(1) the one species, Electrophorus electricus, of South American electric eel (really a knifefish),
(2) the 19 species of African electric catfish in the genera Malapterurus and Paradoxoglanis, and
(3) the 69 species of electric rays (order Torpediniformes) found around the world.
The first two fish both demonstrate the ability to shock prey with electricity as an effective strategy for a piscivore (an animal that eats fish). They produce high levels of voltage, e.g. electric eel (600 volts) and the electric catfish (350 volts). Electric rays can produce an electric discharge used to stun or kill prey, from as little as 8 volts to up to 220 volts depending on the species.
Could there be an electrogenic mammal?
The range of Potamogale velox (pictured above) is limited to western central Africa, where this story opens.
I recently received news from a zoologist detailing just such a possibility:
I have spent a lot time in Central Africa collecting. I have repeatedly heard stories from locals in Gabon about a cat-sized mammal that gets caught in fisherman's gill nets that delivers a powerful electric shock...one worse, reportedly than that given by the common electric catfish.It looks like there's a new cryptid to add to all our lists.
Initially I was puzzled about the identity of the mammal they were talking about, but at some point realized it had to be Potamogale velox, the giant otter "shrew" (actually a tenrec) which is common in this area. I have pulled drowned individuals from my traps on two occasions, but have not examined them for an electric organ. Next time I get the chance, I will.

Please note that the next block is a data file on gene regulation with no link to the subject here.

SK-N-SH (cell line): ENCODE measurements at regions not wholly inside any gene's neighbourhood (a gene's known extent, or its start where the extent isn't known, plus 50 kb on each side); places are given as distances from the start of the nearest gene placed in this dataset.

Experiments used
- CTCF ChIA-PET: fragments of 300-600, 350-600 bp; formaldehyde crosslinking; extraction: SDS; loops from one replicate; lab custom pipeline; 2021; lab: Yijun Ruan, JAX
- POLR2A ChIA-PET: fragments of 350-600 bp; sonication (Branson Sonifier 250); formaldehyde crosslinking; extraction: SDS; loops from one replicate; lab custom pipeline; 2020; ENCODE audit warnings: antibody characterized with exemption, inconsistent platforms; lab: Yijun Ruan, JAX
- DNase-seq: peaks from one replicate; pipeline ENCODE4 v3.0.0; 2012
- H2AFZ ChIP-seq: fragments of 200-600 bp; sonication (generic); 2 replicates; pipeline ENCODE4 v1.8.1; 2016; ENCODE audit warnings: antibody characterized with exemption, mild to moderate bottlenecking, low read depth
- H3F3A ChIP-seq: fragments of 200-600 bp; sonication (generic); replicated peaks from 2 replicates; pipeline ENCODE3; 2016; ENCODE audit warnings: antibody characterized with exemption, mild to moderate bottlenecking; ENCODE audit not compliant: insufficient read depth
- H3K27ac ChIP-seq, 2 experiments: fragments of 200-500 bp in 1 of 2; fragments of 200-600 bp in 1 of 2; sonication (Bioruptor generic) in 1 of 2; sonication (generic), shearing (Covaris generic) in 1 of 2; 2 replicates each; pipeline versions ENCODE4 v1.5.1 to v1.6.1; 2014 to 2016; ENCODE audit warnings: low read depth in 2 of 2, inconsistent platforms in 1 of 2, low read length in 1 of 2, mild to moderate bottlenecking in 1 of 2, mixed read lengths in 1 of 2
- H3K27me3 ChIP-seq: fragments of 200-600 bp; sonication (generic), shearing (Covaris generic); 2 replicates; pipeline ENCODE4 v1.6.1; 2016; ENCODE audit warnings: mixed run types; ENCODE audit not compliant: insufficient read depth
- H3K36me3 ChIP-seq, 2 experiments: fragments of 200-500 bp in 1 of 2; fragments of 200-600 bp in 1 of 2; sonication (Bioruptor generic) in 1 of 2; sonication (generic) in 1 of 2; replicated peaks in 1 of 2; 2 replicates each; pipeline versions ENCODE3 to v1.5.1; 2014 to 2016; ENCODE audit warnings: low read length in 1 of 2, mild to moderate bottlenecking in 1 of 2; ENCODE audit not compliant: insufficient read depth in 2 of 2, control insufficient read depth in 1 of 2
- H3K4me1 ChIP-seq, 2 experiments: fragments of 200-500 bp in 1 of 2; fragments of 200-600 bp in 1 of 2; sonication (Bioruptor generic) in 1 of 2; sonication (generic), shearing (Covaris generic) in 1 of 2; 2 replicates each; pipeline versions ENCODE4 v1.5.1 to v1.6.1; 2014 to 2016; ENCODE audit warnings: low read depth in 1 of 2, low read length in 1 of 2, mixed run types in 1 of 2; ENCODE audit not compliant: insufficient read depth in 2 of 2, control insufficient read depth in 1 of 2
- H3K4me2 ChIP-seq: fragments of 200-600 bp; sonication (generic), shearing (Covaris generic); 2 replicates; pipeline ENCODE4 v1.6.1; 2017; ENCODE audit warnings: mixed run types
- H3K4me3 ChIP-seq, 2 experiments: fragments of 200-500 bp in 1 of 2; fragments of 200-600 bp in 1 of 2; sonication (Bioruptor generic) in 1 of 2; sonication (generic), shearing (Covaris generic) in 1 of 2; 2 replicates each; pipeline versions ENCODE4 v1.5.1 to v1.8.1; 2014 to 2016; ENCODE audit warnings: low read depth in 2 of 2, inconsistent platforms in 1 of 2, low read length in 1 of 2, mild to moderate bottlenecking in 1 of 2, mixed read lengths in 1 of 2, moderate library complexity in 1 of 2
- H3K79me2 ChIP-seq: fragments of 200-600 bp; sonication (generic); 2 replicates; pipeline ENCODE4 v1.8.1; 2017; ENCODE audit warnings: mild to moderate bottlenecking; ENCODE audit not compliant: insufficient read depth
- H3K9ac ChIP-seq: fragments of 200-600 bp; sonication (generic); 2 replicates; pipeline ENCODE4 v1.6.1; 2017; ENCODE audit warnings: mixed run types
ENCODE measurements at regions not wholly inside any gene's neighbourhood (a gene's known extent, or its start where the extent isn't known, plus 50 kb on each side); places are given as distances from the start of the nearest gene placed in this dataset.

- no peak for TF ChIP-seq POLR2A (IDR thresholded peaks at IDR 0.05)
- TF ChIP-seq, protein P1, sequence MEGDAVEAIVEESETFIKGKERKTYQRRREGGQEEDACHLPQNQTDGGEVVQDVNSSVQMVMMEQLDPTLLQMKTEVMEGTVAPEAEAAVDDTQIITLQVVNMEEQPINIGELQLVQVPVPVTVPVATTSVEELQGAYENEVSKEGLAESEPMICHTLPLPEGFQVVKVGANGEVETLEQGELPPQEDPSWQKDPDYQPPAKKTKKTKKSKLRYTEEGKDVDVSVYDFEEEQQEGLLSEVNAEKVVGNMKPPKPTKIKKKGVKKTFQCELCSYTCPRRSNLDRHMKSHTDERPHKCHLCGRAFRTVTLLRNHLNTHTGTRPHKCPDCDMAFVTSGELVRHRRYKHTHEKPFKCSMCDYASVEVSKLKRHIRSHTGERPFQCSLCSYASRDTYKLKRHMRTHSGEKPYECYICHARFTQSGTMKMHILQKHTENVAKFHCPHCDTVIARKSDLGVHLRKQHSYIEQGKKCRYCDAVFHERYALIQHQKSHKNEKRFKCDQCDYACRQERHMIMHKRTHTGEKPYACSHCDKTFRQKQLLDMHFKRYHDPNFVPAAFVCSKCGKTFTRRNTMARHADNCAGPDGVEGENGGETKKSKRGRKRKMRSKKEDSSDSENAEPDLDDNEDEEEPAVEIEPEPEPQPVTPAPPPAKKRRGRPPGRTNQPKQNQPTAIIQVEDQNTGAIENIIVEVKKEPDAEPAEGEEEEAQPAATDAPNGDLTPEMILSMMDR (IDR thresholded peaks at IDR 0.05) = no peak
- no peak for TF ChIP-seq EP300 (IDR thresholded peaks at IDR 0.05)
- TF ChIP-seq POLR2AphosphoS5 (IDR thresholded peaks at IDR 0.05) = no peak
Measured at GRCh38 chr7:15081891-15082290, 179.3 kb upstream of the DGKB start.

Potamogale velox is called the "giant otter shrew" but it is not technically a shrew. Shrews belong to family Soricidae while Potamogale velox is a tenrec (Family Tenrecidae). Both families were once placed into the mammal order Insectivora, but Insectivora allegedly is no longer recognized as a natural group.
Of course, a live one would be more interesting. Apparently they die quickly in captivity. I thought I'd pass this along to you in case you [or your readers] have heard other similar accounts.
There are no known electrogenic mammals, i.e. mammals which have electric organs that produce electric discharges. The platypus may be the only mammal that has an electrosensory system and can perceive the weak bioelectric field that surrounds its prey. If (and it is a big IF) the giant otter shrew is electrogenic, it would be a first and would be a zoological discovery of huge proportions.
I've heard the electrogenic mammal story on at least three occasions at three different [central African] localities, usually after a brief discussion or encounter with an electric catfish. "Oh, that is nothing," they will say, "compared to getting a shock from a [not understood, unfamiliar name for the creature]."
One place I remember hearing this story very clearly is on the shore of Lac Zilé near Lambaréné in Gabon.
Maybe someone else will see this and chime in with more info. If someone who is interested in sponsoring a trip to Gabon to collect this beast, feel free to refer them to me.
Zoologist, name on file, who works in a sensitive employment location where talk of cryptids would perhaps not be appreciated.
Is Potamogale velox the answer to this new mystery or is it a new species?